Working the Night Shift

Your body is programmed to sleep best overnight and be most alert during the day. But what if you are one of the 15-20 per cent of workers in industrialised countries currently employed in shiftwork?

Industries ranging from health, emergency services and manufacturing to hospitality and mining rely on workers 24/7, meaning many need to work throughout the night, and sleep during the day.

Our preference to sleep at night is not due to habit or convenience, it is driven by our body clock. Many hormones in the body work to keep us active during daylight hours and to rest at night, and it is not easy to switch this around.

If you regularly work the night shift, it can be difficult to get enough sleep or to sleep well during the day. The average shiftworker sleeps one hour a day less than people who work regular hours. This can lead to being tired, both on and off the job, making it harder to concentrate and be alert when at work, and increasing the risk of accidents at work and when driving.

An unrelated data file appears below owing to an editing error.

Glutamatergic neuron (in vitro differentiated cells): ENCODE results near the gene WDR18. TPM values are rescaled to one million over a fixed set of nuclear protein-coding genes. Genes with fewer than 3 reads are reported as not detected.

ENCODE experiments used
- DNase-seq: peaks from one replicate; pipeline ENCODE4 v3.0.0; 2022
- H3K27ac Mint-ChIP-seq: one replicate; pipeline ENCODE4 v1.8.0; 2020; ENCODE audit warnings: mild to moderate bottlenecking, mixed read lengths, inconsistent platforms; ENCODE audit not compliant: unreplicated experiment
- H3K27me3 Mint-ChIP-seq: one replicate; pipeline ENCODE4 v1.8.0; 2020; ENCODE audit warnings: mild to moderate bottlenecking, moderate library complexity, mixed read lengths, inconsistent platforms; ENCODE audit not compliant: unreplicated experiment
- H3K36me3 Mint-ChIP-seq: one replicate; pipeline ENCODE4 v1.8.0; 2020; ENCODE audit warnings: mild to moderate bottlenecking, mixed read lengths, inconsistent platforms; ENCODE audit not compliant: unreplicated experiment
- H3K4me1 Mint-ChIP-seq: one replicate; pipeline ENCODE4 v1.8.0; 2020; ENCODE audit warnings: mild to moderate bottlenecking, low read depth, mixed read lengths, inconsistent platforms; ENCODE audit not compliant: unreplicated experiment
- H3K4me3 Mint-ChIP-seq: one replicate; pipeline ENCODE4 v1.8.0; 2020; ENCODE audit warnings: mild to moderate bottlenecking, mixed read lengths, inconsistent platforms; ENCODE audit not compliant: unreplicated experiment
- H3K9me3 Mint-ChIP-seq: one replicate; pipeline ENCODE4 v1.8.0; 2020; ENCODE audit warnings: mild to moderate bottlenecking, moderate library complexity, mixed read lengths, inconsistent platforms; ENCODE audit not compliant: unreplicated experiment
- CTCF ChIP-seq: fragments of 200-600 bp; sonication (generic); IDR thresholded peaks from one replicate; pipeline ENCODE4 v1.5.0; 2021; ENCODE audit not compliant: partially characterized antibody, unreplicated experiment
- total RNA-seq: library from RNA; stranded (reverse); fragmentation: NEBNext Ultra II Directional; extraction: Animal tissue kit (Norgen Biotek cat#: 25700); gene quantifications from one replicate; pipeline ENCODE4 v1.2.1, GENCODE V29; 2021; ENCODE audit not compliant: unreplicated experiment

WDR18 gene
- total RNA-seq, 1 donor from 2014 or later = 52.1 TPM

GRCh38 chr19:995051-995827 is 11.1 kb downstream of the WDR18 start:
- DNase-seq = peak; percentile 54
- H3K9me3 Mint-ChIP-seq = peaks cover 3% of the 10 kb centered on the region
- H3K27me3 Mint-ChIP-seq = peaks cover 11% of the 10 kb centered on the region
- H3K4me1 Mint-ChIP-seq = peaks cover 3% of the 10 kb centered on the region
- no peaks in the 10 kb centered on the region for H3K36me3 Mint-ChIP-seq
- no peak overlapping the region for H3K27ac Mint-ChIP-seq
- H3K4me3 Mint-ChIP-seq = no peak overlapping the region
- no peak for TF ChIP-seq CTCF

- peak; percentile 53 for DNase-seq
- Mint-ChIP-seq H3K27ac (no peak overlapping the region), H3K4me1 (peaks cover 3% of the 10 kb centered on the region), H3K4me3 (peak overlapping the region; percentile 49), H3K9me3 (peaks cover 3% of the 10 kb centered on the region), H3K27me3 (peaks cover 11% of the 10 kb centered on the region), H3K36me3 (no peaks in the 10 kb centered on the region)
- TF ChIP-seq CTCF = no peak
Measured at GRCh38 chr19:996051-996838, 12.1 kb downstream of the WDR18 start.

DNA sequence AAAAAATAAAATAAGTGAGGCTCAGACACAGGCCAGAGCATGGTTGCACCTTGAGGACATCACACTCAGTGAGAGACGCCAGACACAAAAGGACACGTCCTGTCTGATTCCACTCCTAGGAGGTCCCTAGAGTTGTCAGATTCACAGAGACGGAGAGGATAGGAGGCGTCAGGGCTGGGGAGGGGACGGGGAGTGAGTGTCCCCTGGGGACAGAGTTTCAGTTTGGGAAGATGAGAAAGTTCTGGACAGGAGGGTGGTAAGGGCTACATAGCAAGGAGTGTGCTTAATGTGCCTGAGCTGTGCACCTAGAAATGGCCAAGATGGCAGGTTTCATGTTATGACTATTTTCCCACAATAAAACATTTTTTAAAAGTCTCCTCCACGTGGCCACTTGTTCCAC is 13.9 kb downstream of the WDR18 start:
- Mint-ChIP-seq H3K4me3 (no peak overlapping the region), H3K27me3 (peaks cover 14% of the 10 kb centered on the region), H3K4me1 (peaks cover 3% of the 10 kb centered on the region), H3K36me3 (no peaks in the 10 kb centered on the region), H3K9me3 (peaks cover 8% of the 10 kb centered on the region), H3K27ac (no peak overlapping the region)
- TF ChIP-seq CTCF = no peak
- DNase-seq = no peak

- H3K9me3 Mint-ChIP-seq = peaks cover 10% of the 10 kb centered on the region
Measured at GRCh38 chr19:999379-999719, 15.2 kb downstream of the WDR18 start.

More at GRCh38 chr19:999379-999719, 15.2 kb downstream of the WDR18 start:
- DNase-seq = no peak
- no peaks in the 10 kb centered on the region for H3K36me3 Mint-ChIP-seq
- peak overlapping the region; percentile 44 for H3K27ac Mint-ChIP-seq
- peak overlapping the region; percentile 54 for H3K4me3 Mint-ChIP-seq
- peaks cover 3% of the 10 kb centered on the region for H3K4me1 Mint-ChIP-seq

What you can do

Some recommendations:

  • Prioritise sleep. You have to sleep when others are awake, so encourage others when you live to respect this.
  • Try to go to bed and get up at the same time every day.
  • Control noise. You may need to remove the phone from the bedroom and have heavy carpet or curtains to absorb any noise. A fan or ‘white noise’ machine can also help muffle noise.
  • Keep your bedroom cool and dark.
  • Avoid caffeine, sleeping pills, alcohol or cigarettes before going to bed.
  • If you can, sleep just before going to work. If this is not possible, taking a nap before going to work may help.
  • If you are allowed to take a break during your shift, use it for a short nap. A nap should be no longer than 15 minutes, after which a five-minute walk can help you wake up properly.
  • If you have any say when it comes to your shifts, rotate them forwards (morning to afternoon to evening to night) rather than backwards.